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7500 CFM Exhaust Ventilated 20 Foot Shipping Container Modification Job!

I'm Channing McCorriston, The Container Guy. In this video, follow along as a customer made a last-minute change on this modification to us. What we thought was going to be a very simple, common modification (one that we didn't want to follow with the film crew because it was a Man Door, CSM Brackets, Strut Channel install, and a Simple Access Hatch) got very difficult as there was a lot of back and forth with the customer.

We have a very short timeline to deliver this thing now. We are going to have to come up with some custom frames very quickly, that are going to accept some intake dampers and three huge exhaust fans out the back of this can, and we need to do it quickly- so follow along as we figure this out.

Both sides of the containers are relatively used up with space, and this is going to be an e-house. It's a test container for something up at a northern mine and so they are going to be generating a ton of heat. In the mid summer when it's the hottest, they're concerned about it overheating in there, and potentially damaging the electrical equipment. So they're looking for 7500 CFM of exhaust power for this thing to just 100% make sure if it's plus 40 out, it'll still keep all that equipment nice and cool. In order to do that, we're going to be creating a frame out of our end wall 60 inch window framing kit. That's going to adapt to three 16 inch exhaust

fans, that's going to be up high on the end wall of this container, and then on the door end. Now they want us to install two 24 by 24 intake dampers and those aren't just regularly available.

So what we ended up having to do is buy exhaust louvers and grates for the outside to shed the water and we're going to turn them inside out, so now they're intake dampers. Then again modify some frames to allow us to install them in these container doors. In order to do that we're going to have to remove door handles, or the lock rods that are nearest the hinges. I'm thinking we probably could put these on, but if the doors open and close nicely with just the two center ones, maybe we'll leave them off. So we're going to get at that right now, we're going to remove all the bolts, and remove these so they're out of our way and get to work. Follow along as we modify our frames, figure out a solution, and get her installed for this customer very quickly. We told them maybe middle to the end of next week, it's Friday today, and to get this thing delivered, I think we can potentially get this thing out today, so it's going to be fun and we're gonna push, we're gonna go hard.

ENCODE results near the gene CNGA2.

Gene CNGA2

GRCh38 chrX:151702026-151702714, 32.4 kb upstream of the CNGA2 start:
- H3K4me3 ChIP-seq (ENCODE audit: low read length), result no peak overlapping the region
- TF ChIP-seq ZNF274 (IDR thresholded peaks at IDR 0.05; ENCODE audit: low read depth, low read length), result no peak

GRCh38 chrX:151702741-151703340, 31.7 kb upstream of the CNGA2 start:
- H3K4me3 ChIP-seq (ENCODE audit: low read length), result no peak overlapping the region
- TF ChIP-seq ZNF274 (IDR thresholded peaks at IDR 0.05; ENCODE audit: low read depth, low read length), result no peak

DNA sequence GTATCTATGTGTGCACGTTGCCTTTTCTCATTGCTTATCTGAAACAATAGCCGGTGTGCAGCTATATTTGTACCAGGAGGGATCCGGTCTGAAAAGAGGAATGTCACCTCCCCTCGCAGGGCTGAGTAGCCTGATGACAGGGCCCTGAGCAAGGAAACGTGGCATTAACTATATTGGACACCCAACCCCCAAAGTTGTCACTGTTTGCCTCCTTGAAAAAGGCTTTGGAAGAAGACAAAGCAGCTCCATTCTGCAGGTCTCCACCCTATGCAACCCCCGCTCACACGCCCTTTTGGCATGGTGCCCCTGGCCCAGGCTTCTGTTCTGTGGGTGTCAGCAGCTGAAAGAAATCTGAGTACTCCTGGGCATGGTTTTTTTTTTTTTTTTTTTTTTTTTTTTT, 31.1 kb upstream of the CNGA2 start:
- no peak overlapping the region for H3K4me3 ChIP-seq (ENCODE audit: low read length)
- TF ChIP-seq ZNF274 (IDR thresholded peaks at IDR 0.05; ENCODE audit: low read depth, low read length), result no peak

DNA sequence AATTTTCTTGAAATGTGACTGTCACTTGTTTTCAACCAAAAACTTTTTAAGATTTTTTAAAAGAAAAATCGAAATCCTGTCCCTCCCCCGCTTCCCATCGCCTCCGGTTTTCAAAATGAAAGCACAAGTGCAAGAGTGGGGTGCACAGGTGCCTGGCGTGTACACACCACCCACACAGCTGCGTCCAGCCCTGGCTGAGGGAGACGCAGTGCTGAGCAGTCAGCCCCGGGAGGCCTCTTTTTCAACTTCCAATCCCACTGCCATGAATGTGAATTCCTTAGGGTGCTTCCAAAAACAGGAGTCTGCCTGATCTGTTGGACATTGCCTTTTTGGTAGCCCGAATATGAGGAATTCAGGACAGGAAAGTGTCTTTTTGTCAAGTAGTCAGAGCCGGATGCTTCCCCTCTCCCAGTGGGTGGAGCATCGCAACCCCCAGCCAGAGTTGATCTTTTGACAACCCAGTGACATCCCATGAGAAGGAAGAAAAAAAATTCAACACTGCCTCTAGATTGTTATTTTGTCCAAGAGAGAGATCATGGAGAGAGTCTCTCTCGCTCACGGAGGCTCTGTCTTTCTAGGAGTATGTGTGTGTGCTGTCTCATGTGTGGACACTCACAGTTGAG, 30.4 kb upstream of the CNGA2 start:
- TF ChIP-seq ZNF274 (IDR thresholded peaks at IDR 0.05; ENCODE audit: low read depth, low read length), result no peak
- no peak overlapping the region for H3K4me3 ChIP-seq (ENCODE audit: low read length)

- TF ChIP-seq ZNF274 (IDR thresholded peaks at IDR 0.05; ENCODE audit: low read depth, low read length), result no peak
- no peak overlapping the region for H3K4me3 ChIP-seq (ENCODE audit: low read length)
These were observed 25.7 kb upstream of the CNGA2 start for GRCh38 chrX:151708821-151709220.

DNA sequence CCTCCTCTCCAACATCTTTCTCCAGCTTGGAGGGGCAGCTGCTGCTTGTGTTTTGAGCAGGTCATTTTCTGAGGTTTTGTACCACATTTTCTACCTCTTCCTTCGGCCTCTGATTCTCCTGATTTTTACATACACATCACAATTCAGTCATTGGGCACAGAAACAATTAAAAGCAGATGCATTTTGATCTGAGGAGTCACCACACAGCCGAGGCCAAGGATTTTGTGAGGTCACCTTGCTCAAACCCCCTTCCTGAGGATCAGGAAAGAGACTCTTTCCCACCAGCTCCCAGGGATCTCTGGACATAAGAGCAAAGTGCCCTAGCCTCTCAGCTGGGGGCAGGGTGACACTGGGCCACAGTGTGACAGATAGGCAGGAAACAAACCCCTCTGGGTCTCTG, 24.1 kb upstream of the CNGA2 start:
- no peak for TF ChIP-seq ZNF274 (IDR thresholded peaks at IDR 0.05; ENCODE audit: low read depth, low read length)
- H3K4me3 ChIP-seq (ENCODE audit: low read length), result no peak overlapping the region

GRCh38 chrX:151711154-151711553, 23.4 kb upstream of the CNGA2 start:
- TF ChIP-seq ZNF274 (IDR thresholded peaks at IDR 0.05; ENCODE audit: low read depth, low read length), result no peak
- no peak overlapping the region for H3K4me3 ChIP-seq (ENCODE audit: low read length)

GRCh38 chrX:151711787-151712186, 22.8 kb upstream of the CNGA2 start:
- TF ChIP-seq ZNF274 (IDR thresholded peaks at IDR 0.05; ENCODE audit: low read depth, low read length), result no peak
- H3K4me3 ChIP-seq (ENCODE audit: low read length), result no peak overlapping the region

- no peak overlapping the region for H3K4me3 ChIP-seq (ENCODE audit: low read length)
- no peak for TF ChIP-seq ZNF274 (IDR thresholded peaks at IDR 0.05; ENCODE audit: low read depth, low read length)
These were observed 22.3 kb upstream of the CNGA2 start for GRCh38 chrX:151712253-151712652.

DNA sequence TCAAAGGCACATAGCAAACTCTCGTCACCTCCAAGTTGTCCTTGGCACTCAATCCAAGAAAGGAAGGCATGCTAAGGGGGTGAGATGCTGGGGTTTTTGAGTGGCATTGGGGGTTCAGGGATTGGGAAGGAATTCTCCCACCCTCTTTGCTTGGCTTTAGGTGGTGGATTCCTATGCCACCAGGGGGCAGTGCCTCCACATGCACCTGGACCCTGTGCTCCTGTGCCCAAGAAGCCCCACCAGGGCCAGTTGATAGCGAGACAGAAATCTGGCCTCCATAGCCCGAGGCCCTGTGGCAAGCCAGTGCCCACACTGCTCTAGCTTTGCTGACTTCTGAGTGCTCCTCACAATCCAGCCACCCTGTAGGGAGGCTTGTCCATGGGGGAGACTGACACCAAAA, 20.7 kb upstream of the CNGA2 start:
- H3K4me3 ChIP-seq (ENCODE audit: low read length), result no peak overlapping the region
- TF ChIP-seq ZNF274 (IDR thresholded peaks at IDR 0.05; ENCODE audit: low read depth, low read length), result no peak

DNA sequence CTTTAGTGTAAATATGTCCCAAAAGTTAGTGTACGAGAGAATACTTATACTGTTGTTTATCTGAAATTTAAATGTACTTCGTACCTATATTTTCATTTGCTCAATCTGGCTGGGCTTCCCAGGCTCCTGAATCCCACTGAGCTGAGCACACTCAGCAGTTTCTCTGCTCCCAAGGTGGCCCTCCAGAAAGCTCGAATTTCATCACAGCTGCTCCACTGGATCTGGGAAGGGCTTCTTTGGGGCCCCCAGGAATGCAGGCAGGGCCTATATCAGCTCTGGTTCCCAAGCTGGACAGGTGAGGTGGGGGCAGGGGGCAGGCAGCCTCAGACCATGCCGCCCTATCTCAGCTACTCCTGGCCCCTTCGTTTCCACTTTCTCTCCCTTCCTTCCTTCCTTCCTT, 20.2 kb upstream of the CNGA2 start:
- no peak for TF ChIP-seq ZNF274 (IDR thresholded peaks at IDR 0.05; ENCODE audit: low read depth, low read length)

So you might have heard me say earlier on in the video, I think we potentially get this thing out today. It's going to

be fun, it never works that way, and that's why we love doing everything in a 3D model prior to starting on a lot of this. We can have all of our frames laser cut and folded perfectly to fit the components that are going inside of this, and we can also order the correct components. You'll see that these look awesome, they turned out great. It was amazing what we were able to do with the material that we had laying around or what was at least in stock in our city, so we're happy the way it turned out. This is going to function the way that they need it. The customer needs this can to perform. What was supposed to be a one-week test, has now turned into a one-year test, but it's just a test that they're performing, and I think this thing is going to turn into storage or something afterwards.